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#1 neondayz  Icon User is offline

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Height of a binary search tree

Posted 02 April 2013 - 06:21 AM

Hello im trying to figure out this qusetion for my assignment but i have no clue how to make the function.

Using a binary tree, write and test a function that finds the height of the tree.

Heres the binary tree i have made how would i make a function that finds the height of the tree?

 //
//  main.cpp
//  BinarySearchTree
//

#include <iostream>

using namespace std;

struct node
{
    int data;
    node * left;
    node * right;
};

node * insert(int data, node ** tree); // need to be able to modify the tree node
void destroy(node *tree);
void printTree(node *tree);

node * search(int key, node *tree);

int main(int argc, const char * argv[])
{
    node * root = NULL;
    node * current = NULL;
    int value;

    do
    {
        cout << "Please enter an integer, zero to quit" << endl;
        cin >> value;
        current = insert(value, &root);
        printTree(root);
    } while (value != 0);

    do
    {
        cout << "Search for an integer, zero to quit" << endl;
        cin >> value;
        current = search(value, root);
        if (current == NULL)
        {
            cout << "The number " << value << " is not in the tree" << endl;
        }
        else
        {
            cout << "The number " << value << " is at node " << current << endl;
        }
    } while (value != 0);


    cout << "The tree is " << endl;
    printTree(root);

    // destroy the tree
    destroy(root);

    return 0;
}

node * search(int key, node *tree)
{
    if (tree == NULL || tree->data == key)
        return tree;
    if (key < tree->data)
        return search(key, tree->left);
    else
        return search(key, tree->right);
}

void printNode(node * Node)
{
    cout << " addr = " << Node << " left = " << Node->left << " right = " << Node->right;
    cout << " data = " << Node->data << " " << endl;
}

node * createNode(int data)
{
    node * newNode = NULL;

    newNode = new node;
    newNode->data = data;
    newNode->left = NULL;
    newNode->right = NULL;

    cout << "created new node ";
    printNode(newNode);

    return newNode;
}

node * insert(int data, node ** tree)
{
    node * newNode = NULL;

    if ((*tree) == NULL) // there is no tree
    {
        newNode = createNode(data);
        *tree = newNode;
    }
    else if (data < (*tree)->data) // goes to left of existing node
    {
        // check if left node exists
        if ((*tree)->left == NULL)
        {
            newNode = createNode(data);
            (*tree)->left = newNode;
        }
        else
        {
            newNode = insert(data, &((*tree)->left));
        }
    }
    else // goes to the right of the existing node
    {
        // check if right node exists
        if ((*tree)->right == NULL)
        {
            newNode = createNode(data);
            (*tree)->right = newNode;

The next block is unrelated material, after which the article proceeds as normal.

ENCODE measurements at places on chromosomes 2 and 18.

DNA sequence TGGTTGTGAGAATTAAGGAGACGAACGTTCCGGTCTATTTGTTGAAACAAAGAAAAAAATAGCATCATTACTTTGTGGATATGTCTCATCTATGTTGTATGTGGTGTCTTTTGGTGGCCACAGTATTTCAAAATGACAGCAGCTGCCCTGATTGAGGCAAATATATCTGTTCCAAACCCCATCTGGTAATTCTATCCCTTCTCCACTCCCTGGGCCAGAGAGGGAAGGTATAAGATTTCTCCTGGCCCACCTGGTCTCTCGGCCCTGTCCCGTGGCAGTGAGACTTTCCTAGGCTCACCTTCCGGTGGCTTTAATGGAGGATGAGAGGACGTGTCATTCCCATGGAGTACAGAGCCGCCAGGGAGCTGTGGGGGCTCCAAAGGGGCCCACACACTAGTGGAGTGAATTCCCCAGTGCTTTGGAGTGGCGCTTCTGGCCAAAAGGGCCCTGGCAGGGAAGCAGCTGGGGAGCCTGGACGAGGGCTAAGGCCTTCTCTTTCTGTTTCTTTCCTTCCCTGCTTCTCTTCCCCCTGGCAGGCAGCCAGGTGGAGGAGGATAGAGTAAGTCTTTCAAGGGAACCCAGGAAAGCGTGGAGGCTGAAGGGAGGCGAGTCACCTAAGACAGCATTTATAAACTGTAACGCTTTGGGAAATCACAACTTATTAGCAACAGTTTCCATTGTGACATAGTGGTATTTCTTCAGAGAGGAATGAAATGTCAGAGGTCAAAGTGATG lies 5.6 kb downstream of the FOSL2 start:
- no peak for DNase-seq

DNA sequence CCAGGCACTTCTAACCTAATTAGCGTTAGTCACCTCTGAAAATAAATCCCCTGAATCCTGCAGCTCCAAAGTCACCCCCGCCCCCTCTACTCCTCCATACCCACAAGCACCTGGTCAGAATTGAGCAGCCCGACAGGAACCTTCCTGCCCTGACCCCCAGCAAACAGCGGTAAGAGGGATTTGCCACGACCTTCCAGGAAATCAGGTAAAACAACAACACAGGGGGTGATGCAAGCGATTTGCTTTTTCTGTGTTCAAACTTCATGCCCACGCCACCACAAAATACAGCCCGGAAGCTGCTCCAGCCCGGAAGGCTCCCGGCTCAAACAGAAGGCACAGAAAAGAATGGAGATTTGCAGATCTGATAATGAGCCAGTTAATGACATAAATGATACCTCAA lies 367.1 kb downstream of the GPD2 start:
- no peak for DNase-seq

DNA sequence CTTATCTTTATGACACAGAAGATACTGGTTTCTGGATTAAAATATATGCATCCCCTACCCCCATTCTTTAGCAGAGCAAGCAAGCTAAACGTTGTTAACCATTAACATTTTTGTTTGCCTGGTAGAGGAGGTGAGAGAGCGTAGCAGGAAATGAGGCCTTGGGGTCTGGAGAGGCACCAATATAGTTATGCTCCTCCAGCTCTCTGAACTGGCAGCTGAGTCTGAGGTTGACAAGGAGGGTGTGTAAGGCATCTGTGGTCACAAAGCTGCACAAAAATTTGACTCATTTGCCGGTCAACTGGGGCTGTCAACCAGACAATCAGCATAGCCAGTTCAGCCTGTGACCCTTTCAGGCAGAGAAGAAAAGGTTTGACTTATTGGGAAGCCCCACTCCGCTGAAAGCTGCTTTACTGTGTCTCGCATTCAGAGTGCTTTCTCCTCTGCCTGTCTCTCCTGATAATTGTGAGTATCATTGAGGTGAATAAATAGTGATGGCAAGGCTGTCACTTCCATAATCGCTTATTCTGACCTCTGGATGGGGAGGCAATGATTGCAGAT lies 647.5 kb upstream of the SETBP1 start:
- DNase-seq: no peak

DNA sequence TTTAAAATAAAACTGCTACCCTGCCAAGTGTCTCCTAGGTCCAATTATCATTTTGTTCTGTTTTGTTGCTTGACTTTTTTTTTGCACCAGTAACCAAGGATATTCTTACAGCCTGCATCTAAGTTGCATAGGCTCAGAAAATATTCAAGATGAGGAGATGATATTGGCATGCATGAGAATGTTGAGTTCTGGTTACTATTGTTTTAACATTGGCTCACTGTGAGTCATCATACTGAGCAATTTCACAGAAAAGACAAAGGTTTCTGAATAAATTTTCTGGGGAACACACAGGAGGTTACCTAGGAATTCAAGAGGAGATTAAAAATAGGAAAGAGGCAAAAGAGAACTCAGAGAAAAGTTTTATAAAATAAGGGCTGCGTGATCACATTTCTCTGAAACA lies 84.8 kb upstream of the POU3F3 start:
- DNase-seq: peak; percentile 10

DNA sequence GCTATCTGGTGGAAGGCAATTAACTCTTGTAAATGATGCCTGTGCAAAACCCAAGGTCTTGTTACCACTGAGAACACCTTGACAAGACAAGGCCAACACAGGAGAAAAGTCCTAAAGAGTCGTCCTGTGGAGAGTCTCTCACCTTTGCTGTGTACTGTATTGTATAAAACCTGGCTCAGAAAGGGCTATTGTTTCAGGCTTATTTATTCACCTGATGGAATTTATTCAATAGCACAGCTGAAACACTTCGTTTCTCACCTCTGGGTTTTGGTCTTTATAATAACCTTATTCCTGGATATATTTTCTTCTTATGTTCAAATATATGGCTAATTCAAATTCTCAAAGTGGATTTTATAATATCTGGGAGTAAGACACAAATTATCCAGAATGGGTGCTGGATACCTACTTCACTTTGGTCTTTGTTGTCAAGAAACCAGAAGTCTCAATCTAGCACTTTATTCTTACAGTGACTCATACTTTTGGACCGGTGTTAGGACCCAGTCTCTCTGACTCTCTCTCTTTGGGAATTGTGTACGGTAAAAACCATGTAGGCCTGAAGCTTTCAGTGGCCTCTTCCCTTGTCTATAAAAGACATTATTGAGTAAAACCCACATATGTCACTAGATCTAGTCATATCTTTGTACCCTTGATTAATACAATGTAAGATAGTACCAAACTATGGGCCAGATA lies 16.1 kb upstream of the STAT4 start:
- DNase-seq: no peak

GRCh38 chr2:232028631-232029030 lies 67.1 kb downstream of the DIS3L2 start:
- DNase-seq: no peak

}
        else
        {
            newNode = insert(data, &((*tree)->right));
        }
    }

    return newNode;
}

void destroy(node *tree)
{
    if (tree != NULL)
    {
        if (tree->left != NULL)
        {
            destroy(tree->left);
        }
        if (tree->right != NULL)
        {
            destroy(tree->right);
        }
        delete tree;
    }
}

void printTree(node *tree)
{
    if (tree != NULL)
    {
        printTree(tree->left);
        printNode(tree);
        printTree(tree->right);
    }
}
 


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Replies To: Height of a binary search tree

#2 Martyr2  Icon User is offline

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Re: Height of a binary search tree

Posted 02 April 2013 - 10:05 AM

Have you ever found the max value of an array? You loop through the array and whenever a value you come across is more than the current value for "max" you set max to that value. When at the end you have the highest value.

Similar concept here. You set a max value to one before entering the tree. Also create a second variable to hold the current "level" deep in the tree. Each time you go down into a child you increment the current level and compare it to max. If it is greater than max, you update max. Each time you go back up into the parent, you decrement the current level (not max, max only is set when the current level exceeds the value of max).

So let's go through an example..

max = 1
current = 1

     A
   B   C
 D    E   F
     G



We go from A down into B, increment current to 2. Is 2 > max? yes, max is set to 2. We go down into D, increment current to 3. Is 3 > max? Yes, max is set to 3. We go back to B, so we decrement current back to 2. Go back to A, decrement current to 1. We go to C, increment current. Great than max? no, go to E and increment current. Is it greater than max? No both are 3. Go down into G, increment current to 4. Is it greater than max? Yes, max is set to 4. Etc etc...

End result is that the height is max after then entire tree is iterated through. Height of tree, 4.

Hope you get the idea. :)
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